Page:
This book is amazing, simply stunning. I don't know where to start a review exactly because I don't want to give anything away so I will try and stick to the blurb with my additional babbling along the way. Jack (a Mancunian living in New York trying to make it in TV and the news) and Cindy (a mapmaker and published writer) meet at a mutual friend's party and by the end of the evening know that they have both met someone special. What follows is the story of their relationship over the first five years moving from New York to LA and then dealing with the shocking blow when Cindy becomes incredibly ill.
The first half of the novel tells of the way relationships start and flow as they become more and more serious. The hesitations and customisations people have and make as they go through the new emotions and make room in their life for someone new, someone to become the other part of their life. I don't know how she does it but Stella Duffy writes in a way that we see all these things in ourselves and smile at them. I kept thinking as I read on `oh yes, I have felt like that' when she describes making space in your life for someone else and their habits. It's written with a delightful realism that made me empathise with the characters which only made things harder in the second half of the novel.
Oddly when Cindy moves to be with Jack from the busy city and lights of New York to the sunny skies of LA the book becomes much darker. When Cindy falls sick (and I am not going to tell you what happens) you live the moments with her. I think my journey with her was so much harder because I liked her so much (I know books aren't about characters we like but like her I did) and because someone close to me became very ill and it brought it back. I don't think I have read such a spot on description of all the emotions you go through, the questions, the anger, the sadness and the laughter apart from in Helen Garner's The Spare Room. `State of Happiness' it is all encapsulated in less than two hundred and fifty pages.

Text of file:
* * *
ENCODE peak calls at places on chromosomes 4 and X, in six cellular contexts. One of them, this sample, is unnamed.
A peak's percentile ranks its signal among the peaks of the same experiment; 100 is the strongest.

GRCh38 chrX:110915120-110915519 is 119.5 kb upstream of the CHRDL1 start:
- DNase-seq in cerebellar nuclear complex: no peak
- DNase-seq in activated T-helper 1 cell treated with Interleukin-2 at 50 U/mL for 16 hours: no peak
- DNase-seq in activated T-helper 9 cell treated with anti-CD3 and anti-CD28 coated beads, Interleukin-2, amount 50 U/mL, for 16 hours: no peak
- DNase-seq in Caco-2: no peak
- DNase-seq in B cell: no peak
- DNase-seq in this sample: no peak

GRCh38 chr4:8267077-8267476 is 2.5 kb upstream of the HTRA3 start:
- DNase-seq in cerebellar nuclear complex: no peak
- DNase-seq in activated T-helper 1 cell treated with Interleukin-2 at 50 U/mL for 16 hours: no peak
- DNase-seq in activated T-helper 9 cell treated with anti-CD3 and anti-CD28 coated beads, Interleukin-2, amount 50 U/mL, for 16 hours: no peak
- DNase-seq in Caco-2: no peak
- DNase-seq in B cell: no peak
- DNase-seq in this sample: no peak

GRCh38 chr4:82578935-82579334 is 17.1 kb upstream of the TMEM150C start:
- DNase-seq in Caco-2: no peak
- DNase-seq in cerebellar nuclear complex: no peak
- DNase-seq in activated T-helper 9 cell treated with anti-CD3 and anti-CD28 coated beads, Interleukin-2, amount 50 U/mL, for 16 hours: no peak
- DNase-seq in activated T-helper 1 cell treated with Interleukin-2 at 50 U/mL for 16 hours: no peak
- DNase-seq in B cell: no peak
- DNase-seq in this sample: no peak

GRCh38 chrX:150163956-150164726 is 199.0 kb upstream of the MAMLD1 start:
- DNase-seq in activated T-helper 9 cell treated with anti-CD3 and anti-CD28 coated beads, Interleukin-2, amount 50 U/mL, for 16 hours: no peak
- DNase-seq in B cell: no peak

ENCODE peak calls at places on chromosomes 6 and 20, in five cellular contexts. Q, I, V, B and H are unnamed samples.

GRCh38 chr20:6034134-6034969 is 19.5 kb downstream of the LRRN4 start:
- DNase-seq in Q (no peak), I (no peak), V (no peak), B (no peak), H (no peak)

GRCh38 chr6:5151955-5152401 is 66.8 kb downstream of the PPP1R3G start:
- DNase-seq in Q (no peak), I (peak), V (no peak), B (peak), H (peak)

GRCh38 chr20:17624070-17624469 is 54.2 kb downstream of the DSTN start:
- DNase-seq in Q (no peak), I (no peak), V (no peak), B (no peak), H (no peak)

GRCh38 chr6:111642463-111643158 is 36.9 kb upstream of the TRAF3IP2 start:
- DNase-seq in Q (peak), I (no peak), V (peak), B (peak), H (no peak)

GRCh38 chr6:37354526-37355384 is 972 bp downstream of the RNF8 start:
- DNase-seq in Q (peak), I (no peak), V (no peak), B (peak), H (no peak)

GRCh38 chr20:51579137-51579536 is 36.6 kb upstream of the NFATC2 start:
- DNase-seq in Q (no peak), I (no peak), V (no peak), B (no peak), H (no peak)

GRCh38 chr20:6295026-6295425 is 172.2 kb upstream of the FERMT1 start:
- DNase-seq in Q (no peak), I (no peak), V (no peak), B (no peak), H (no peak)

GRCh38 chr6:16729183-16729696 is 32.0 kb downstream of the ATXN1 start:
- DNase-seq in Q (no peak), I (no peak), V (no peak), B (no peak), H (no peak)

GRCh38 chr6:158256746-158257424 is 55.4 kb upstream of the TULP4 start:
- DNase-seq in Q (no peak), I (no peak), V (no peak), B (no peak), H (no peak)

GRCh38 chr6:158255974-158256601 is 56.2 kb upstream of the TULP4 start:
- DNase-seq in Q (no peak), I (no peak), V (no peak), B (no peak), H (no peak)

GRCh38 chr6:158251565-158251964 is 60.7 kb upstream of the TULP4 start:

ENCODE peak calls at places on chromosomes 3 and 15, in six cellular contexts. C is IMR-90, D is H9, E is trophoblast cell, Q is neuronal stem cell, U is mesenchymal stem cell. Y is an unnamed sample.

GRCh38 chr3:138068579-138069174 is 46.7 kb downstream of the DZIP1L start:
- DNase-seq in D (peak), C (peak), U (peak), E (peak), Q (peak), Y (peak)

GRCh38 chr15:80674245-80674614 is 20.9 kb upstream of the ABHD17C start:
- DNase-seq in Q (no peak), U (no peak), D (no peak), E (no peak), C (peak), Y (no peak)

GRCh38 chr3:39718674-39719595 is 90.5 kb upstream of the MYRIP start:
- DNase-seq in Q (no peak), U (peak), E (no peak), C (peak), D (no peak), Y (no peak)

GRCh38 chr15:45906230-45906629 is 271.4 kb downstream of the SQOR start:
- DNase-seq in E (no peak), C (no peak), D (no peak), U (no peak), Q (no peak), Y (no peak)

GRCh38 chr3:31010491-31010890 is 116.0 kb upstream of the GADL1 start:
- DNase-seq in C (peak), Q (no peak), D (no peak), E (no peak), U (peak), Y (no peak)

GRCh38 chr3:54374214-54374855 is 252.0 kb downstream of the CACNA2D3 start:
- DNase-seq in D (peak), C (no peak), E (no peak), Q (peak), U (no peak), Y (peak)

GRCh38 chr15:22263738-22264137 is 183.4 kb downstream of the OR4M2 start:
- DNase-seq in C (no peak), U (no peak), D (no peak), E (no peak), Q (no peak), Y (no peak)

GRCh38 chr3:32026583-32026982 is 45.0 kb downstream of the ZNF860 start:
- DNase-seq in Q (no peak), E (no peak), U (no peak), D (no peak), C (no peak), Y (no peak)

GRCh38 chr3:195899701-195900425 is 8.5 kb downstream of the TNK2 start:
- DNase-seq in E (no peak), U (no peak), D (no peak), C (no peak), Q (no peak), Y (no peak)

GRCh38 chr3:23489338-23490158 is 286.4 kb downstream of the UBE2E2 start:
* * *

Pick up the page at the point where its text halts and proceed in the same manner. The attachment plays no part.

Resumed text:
The other thing that Duffy does that I thought was wonderful is relate all of these factors with mapping. Cindy herself is a cartographer as I mentioned, we read some of the excerpts of her book and possible future novel throughout the book, and how our lives are mapped and how the routes change as we go along is a big subject of the book. It's the prose that gets me though frank yet poetic and subtle yet poignant. A friend of mine read the book just before me (and gave away the ending - tut) and summed it up in a sentence `a wonderful book, I have never read anything like it' and she was spot on.